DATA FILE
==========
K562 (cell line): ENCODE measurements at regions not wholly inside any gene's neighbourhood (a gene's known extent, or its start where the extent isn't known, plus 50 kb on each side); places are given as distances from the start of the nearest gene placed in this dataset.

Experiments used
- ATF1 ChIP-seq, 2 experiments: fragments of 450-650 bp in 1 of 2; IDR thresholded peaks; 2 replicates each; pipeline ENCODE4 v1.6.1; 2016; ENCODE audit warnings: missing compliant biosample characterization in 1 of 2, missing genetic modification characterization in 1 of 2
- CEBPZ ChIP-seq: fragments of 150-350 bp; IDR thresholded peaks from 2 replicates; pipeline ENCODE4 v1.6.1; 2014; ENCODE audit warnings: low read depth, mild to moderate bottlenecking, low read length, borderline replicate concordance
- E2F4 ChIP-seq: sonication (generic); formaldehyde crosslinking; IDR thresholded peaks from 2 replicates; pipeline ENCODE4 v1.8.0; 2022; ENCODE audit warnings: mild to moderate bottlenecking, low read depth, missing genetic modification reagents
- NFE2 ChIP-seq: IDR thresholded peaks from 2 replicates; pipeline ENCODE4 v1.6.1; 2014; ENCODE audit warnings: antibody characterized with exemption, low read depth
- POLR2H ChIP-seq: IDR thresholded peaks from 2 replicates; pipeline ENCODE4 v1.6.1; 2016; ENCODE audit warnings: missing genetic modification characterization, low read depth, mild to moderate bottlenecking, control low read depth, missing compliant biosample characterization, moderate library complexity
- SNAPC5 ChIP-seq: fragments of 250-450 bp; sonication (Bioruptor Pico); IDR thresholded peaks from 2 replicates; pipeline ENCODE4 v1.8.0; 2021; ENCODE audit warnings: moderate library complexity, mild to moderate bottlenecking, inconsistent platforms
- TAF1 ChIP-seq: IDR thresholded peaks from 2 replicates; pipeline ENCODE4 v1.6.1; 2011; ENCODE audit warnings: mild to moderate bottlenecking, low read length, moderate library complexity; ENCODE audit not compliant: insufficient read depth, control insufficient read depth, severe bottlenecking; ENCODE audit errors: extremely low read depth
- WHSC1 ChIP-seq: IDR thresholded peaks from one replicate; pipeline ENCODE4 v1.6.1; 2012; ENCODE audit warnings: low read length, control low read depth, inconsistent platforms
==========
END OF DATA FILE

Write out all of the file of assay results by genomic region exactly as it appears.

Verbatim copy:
K562 (cell line): ENCODE measurements at regions not wholly inside any gene's neighbourhood (a gene's known extent, or its start where the extent isn't known, plus 50 kb on each side); places are given as distances from the start of the nearest gene placed in this dataset.

Experiments used
- ATF1 ChIP-seq, 2 experiments: fragments of 450-650 bp in 1 of 2; IDR thresholded peaks; 2 replicates each; pipeline ENCODE4 v1.6.1; 2016; ENCODE audit warnings: missing compliant biosample characterization in 1 of 2, missing genetic modification characterization in 1 of 2
- CEBPZ ChIP-seq: fragments of 150-350 bp; IDR thresholded peaks from 2 replicates; pipeline ENCODE4 v1.6.1; 2014; ENCODE audit warnings: low read depth, mild to moderate bottlenecking, low read length, borderline replicate concordance
- E2F4 ChIP-seq: sonication (generic); formaldehyde crosslinking; IDR thresholded peaks from 2 replicates; pipeline ENCODE4 v1.8.0; 2022; ENCODE audit warnings: mild to moderate bottlenecking, low read depth, missing genetic modification reagents
- NFE2 ChIP-seq: IDR thresholded peaks from 2 replicates; pipeline ENCODE4 v1.6.1; 2014; ENCODE audit warnings: antibody characterized with exemption, low read depth
- POLR2H ChIP-seq: IDR thresholded peaks from 2 replicates; pipeline ENCODE4 v1.6.1; 2016; ENCODE audit warnings: missing genetic modification characterization, low read depth, mild to moderate bottlenecking, control low read depth, missing compliant biosample characterization, moderate library complexity
- SNAPC5 ChIP-seq: fragments of 250-450 bp; sonication (Bioruptor Pico); IDR thresholded peaks from 2 replicates; pipeline ENCODE4 v1.8.0; 2021; ENCODE audit warnings: moderate library complexity, mild to moderate bottlenecking, inconsistent platforms
- TAF1 ChIP-seq: IDR thresholded peaks from 2 replicates; pipeline ENCODE4 v1.6.1; 2011; ENCODE audit warnings: mild to moderate bottlenecking, low read length, moderate library complexity; ENCODE audit not compliant: insufficient read depth, control insufficient read depth, severe bottlenecking; ENCODE audit errors: extremely low read depth
- WHSC1 ChIP-seq: IDR thresholded peaks from one replicate; pipeline ENCODE4 v1.6.1; 2012; ENCODE audit warnings: low read length, control low read depth, inconsistent platforms